• Comments are reviewed and the exposure draft is revised, as appropriate. If the revisions are substantive, a re-exposure draft may be issued.
  • Once approved, the new or revised standards are officially issued.

Other common elements of an effective, independent accounting standard-setting body and supporting staff include

  • a process for the selection of independent members of the standard-setting body and for monitoring their performance, and a conflict of interest policy;
  • public meetings;
  • an oversight process for the body in support of the public interest;
  • adequate resources and sufficient technical expertise, skills, and experience; and
  • a transparent process to identify and prioritize changes to the standards.

Also, the standard-setting body should be independent in both fact and appearance.

The Current Landscape

Many countries have independent standard-setting bodies to develop and establish standards, and related guidance, for governing financial accounting and reporting.

At the international level, there are two independent standard-setting bodies established to issue high-quality, global accounting and reporting standards for the public and private sectors. The International Accounting Standards Board (IASB) was established by the International Accounting Standards Committee Foundation in 2001 to issue accounting and reporting standards for the private sector or publicly accountable profit-oriented enterprises. The International Federation of Accountants established the International Public Sector Accounting Standards Board (IPSASB) to set the standards for the public sector.

The INTOSAI Subcommittee on Accounting and Reporting conducted a survey in the spring of 2009 to identify the accounting standards used by each INTOSAI member country for reporting financial results. Respondents were allowed to select more than one choice.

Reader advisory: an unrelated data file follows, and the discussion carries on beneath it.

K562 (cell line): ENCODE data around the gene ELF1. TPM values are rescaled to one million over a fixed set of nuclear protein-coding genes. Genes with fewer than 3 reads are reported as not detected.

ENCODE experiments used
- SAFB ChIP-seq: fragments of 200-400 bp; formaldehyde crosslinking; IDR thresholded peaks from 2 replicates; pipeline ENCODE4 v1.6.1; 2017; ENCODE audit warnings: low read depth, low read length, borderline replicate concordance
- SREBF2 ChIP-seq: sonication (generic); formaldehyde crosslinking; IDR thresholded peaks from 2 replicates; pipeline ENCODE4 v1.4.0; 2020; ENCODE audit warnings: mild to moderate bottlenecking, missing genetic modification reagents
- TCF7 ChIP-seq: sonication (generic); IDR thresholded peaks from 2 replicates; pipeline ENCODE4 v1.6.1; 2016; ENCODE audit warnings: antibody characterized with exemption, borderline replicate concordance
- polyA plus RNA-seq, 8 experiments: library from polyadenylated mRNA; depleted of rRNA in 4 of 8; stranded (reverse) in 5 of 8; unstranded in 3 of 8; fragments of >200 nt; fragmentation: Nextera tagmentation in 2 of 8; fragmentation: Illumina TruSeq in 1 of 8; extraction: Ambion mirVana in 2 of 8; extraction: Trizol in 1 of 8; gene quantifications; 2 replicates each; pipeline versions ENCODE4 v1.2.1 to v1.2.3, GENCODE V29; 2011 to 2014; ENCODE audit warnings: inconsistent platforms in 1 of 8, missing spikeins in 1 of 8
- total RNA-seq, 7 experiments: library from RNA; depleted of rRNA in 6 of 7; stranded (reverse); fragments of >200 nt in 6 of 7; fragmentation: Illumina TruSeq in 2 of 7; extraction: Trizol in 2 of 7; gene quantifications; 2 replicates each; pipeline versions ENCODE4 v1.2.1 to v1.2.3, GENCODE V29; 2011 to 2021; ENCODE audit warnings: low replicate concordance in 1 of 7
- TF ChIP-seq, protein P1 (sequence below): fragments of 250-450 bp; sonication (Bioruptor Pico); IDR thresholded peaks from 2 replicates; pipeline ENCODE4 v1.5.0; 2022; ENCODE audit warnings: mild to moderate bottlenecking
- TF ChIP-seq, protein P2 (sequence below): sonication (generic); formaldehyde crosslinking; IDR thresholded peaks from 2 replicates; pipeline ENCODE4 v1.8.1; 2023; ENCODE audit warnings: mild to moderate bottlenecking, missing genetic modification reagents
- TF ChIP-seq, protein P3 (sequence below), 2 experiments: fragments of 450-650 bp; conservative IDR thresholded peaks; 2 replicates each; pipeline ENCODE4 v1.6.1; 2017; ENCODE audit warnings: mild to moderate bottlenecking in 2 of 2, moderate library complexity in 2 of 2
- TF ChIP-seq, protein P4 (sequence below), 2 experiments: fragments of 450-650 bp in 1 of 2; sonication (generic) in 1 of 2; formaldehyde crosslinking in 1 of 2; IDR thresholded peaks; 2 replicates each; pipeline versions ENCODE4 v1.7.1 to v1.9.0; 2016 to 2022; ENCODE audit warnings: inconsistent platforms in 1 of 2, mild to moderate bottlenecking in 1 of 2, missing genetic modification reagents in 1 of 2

The survey revealed the following:

  • 22 percent of countries used IPSAS Accrual Basis.
  • 24 percent used IPSAS Cash Basis.
  • 24 percent used International Financial Reporting Standards (IFRS).
  • 36 percent used the national standards established by their country’s standard-setting body.
  • 34 percent used other standards.

Of the respondents who indicated that their government used at least one non-international accounting standard, 45 percent indicated that their government has no plans to move to a set of international standards, while 55 percent indicated that their government was planning to move to one of the following three sets of international standards (respondents were allowed to select more than one choice):

  • IPSAS Accrual Basis (76 percent of respondents),
  • IPSAS Cash Basis (37 percent of respondents), and
  • IFRS (34 percent of respondents).

As a result of the recent financial crisis, there has been an increased need for transparent and reliable financial reporting. Many national accounting bodies have made significant progress in bringing their national accounting standards in line with international accounting standards.

Independent standard-setting bodies, national and international, engage in similar activities and strive for the same outcome: well-informed readers of credible financial statements.

Case Studies

Canada. Between the late 1970s and the end of the 1980s, the credibility of the Canadian government’s financial statements was brought into question because there were no independent accounting standards to which both the government and the auditors could refer. At the time, during debates in the House of Commons, the government often described the situation as an “honest division of opinion” between two experts on technical accounting matters. It said that it could “list a number of accountants who will argue one side of this issue and a number who would argue the other side.” Nobody was well served by this situation.